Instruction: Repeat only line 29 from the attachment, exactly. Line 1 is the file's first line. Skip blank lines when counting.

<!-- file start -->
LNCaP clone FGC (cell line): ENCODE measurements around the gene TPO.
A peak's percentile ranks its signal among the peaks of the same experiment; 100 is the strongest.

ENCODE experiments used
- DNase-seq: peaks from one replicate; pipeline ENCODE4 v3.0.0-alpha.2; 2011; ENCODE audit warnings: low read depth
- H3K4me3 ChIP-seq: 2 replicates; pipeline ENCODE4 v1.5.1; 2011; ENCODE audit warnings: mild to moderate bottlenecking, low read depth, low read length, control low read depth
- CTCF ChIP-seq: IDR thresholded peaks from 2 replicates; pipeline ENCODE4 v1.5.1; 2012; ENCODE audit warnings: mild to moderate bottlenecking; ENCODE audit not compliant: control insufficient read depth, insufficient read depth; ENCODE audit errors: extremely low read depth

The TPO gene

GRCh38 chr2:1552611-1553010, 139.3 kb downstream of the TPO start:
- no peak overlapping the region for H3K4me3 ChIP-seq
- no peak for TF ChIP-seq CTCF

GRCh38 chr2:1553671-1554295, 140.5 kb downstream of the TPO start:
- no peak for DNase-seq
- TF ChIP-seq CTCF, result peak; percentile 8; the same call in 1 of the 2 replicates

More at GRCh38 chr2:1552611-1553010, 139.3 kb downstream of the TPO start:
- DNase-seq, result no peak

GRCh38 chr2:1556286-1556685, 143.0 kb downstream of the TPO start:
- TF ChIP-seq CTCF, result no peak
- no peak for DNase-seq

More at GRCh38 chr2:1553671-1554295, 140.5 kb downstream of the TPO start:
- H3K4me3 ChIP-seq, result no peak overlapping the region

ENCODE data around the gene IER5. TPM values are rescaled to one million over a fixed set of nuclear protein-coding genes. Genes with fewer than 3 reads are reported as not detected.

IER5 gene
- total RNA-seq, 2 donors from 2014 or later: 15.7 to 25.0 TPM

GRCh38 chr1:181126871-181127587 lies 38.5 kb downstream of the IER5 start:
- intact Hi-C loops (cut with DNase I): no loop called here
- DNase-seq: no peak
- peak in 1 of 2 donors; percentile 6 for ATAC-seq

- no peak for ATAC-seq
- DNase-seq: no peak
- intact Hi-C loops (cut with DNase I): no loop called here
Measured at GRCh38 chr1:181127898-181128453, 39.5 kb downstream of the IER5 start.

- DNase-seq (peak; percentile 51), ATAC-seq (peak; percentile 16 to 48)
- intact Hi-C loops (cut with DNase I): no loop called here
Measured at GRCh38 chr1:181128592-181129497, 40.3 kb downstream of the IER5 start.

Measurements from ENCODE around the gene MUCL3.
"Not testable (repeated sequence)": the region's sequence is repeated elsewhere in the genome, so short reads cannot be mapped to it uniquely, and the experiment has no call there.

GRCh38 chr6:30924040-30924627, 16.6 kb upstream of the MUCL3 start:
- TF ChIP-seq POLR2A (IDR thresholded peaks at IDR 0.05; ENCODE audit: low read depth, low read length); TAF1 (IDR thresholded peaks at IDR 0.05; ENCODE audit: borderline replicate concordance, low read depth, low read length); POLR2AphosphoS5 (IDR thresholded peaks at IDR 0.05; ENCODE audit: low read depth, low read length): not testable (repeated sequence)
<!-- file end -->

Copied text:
- DNase-seq: no peak